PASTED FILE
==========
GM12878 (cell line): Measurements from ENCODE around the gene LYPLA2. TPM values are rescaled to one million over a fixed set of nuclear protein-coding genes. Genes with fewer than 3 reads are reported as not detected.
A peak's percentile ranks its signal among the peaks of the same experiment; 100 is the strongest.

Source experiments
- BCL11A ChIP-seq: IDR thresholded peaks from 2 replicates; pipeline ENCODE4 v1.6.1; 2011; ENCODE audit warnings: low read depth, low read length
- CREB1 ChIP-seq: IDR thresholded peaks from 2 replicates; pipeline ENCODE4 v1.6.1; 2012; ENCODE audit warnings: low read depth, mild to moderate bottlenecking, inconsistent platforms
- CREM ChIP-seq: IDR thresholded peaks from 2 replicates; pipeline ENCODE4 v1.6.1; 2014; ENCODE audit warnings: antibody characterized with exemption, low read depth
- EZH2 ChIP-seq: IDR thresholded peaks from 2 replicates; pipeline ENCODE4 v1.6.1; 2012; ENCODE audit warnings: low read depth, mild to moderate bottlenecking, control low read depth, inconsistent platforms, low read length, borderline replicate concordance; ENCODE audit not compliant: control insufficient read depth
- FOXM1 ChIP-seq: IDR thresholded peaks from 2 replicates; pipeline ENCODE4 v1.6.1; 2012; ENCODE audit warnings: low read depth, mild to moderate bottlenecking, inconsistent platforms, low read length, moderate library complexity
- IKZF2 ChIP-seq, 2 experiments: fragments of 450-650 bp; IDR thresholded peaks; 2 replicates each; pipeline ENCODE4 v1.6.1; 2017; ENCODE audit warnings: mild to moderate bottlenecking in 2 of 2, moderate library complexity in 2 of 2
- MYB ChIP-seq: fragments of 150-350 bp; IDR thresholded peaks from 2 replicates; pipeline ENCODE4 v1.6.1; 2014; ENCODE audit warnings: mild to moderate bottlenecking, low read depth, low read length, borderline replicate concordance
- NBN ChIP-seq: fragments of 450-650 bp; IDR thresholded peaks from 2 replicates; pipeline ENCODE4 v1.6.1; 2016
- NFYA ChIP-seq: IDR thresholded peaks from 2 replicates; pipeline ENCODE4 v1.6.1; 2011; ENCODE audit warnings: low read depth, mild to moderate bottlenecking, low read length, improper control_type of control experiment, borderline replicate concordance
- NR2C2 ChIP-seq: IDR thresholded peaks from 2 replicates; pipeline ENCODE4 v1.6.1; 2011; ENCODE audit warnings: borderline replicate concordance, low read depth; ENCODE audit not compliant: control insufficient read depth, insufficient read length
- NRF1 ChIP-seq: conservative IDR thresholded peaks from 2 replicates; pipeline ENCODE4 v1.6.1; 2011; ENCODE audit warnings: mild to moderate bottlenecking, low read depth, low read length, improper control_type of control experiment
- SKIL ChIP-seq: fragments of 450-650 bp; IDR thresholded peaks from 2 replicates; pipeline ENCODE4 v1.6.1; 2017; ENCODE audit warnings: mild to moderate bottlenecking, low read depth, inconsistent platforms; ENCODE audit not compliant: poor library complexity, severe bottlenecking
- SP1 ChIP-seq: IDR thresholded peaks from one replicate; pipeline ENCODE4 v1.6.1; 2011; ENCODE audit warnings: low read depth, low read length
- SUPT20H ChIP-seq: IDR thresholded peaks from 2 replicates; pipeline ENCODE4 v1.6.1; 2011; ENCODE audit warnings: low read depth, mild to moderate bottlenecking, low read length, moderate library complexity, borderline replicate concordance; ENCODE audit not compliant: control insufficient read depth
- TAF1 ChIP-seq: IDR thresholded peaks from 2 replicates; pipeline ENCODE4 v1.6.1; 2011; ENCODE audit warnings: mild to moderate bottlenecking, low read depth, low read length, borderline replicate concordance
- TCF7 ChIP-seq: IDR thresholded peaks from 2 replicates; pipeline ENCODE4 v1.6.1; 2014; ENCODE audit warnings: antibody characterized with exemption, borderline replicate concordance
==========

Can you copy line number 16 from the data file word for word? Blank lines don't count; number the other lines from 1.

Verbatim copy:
- SP1 ChIP-seq: IDR thresholded peaks from one replicate; pipeline ENCODE4 v1.6.1; 2011; ENCODE audit warnings: low read depth, low read length